Sunday, 14 December 2014

The Hound, the passing of time, and the cruelty of change.


Talking bout my radio generations. 

When I was 23, the radio station I worked for went to number one in its market for the first and only time. It was my first radio gig. The PD was ecstatic, and we were pretty damn pleased with ourselves. 

I was an English import on a US rock station, WPHD-FM in Buffalo, in upstate New York. My presence, or rather my accent, was a gimmick, but it was a realistic ploy for a station which played tons of British Rock. WPHD really was the call sign; we targeted the, er, college market. Our sudden and surprising ratings success was due to boomers adopting the newer, cleaner stereo FM frequency; that, and the station's decision to, finally, lean heavily on rock hits in its programming. But, looking back, the listener switch to FM – a tech issue, and I'll come back to that - was the major factor. That same switch took place a decade later in the UK.


The Hound

From Kevin Golsby's Flickr stream          

Across town, leading his own soul station, WBLK, was the veteran broadcaster George 'Hound Dog' Lorenz. George Lorenz had been a 50s north-eastern US radio superstar at the leading local Top 40 operation, WKBW. He got to be syndicated worldwide for a spell. He was the real deal. There's photos of him onstage with Elvis, Little Richard, Buddy Holly, Sam Cooke, Fats Domino, Jerry Lee... He discovered Wilson Pickett, for chrissakes - or so the legend goes.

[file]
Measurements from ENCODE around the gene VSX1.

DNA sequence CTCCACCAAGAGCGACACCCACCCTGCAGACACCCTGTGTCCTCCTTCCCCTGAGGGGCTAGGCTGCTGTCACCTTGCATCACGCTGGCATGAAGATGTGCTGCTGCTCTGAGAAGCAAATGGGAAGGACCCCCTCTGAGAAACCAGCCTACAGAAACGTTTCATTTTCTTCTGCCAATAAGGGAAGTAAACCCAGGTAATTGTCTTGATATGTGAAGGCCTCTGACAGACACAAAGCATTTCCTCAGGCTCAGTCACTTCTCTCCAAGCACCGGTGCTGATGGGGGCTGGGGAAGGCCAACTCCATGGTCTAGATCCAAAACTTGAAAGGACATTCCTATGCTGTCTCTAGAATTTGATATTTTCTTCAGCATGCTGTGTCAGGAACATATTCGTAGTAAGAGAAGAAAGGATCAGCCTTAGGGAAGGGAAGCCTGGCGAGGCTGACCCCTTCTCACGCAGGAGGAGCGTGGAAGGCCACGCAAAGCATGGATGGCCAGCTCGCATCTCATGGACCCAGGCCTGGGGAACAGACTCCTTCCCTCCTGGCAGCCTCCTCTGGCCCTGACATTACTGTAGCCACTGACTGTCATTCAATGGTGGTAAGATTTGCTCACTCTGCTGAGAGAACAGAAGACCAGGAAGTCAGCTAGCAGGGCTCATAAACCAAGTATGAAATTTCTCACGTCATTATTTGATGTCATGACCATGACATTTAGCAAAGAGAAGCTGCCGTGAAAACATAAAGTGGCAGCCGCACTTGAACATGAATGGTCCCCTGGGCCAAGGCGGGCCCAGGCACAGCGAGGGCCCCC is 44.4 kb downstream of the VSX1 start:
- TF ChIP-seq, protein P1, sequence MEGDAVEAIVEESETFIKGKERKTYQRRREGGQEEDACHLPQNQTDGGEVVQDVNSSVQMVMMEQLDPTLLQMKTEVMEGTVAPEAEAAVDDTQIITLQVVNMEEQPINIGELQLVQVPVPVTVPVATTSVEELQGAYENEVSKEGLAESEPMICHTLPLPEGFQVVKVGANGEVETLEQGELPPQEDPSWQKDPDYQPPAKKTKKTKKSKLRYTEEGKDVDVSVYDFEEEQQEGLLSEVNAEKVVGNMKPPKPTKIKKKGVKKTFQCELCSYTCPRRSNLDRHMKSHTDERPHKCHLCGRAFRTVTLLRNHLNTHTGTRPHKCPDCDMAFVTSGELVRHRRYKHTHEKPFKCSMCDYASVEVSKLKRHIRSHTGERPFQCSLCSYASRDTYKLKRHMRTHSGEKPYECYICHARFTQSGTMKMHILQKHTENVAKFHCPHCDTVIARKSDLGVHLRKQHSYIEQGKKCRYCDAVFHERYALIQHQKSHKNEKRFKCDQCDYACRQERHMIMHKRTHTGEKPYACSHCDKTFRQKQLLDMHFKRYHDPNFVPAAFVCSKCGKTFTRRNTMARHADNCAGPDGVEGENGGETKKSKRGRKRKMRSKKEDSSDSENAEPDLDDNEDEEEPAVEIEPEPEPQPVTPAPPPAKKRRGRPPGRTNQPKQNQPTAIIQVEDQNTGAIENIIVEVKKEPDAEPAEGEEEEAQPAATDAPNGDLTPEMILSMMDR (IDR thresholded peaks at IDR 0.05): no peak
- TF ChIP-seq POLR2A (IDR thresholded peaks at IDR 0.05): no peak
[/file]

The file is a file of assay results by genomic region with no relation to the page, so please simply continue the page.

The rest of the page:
I loved George's vintage schtick. Lots of reverb, slick patter, cool name-checks, killer sense of rhythm and delivery, pacing, vocal range: he had the lot. It was super-classy stuff. Yes, it was dated, but it was still brilliant. George was there when rock and roll started. If you dig around on the web, you can find a bunch of clips to listen to. There's links to sites at the bottom of this post to get you started.



The radio-friendly news stand

I used to go downtown to the one news stand which stocked out of town papers. The vendor had a unique market: all the out of town radio guys who revolved in and out of gigs, from town to town. The life of a dj was - is - precarious: I would regularly meet guys at our sister Top 40 station who lived in caravan parks, trailing around the country from station to station. Mostly, they were divorced; you can understand why. Harry Chapin wrote about those guys. 

My downtown news stand man loved radio. I'd go down on a Wednesday to pick up an expensive UK Sunday Times and catch up on the football. And we'd talk radio. He used to listen to Twenty Questions, relayed on the local CBC station, booming into Buffalo from across the border in Toronto.

So, it's springtime, and my station of misfits, longhairs and hippies was number one in town. The news stand man asked me how my station was doing. Of course I went off on one about how we'd killed the opposition, quadrupled our numbers, all that. I gave it large, as we now say. I'd expected an interested reaction, but all I got was a non-committal 'is that so?' as he handed me my paper and sent me on my way.

I didn't get back downtown for a few weeks. But, soon after, George Lorenz passed away. The industry marked the passing of a legend; thirty years and more at the coalface.. 

When next I went to get my paper, the conversation went like this:
'I see your friend died.'
'Who? What friend?'
'The hound! George Lorenz.'
'I know! But I never met him. Wish I had, I loved his show.'
'Ah. Cos he was standing right behind you when you were saying how great your station was.' 

Oh, crap


I felt about two inches tall.


The cruelty of change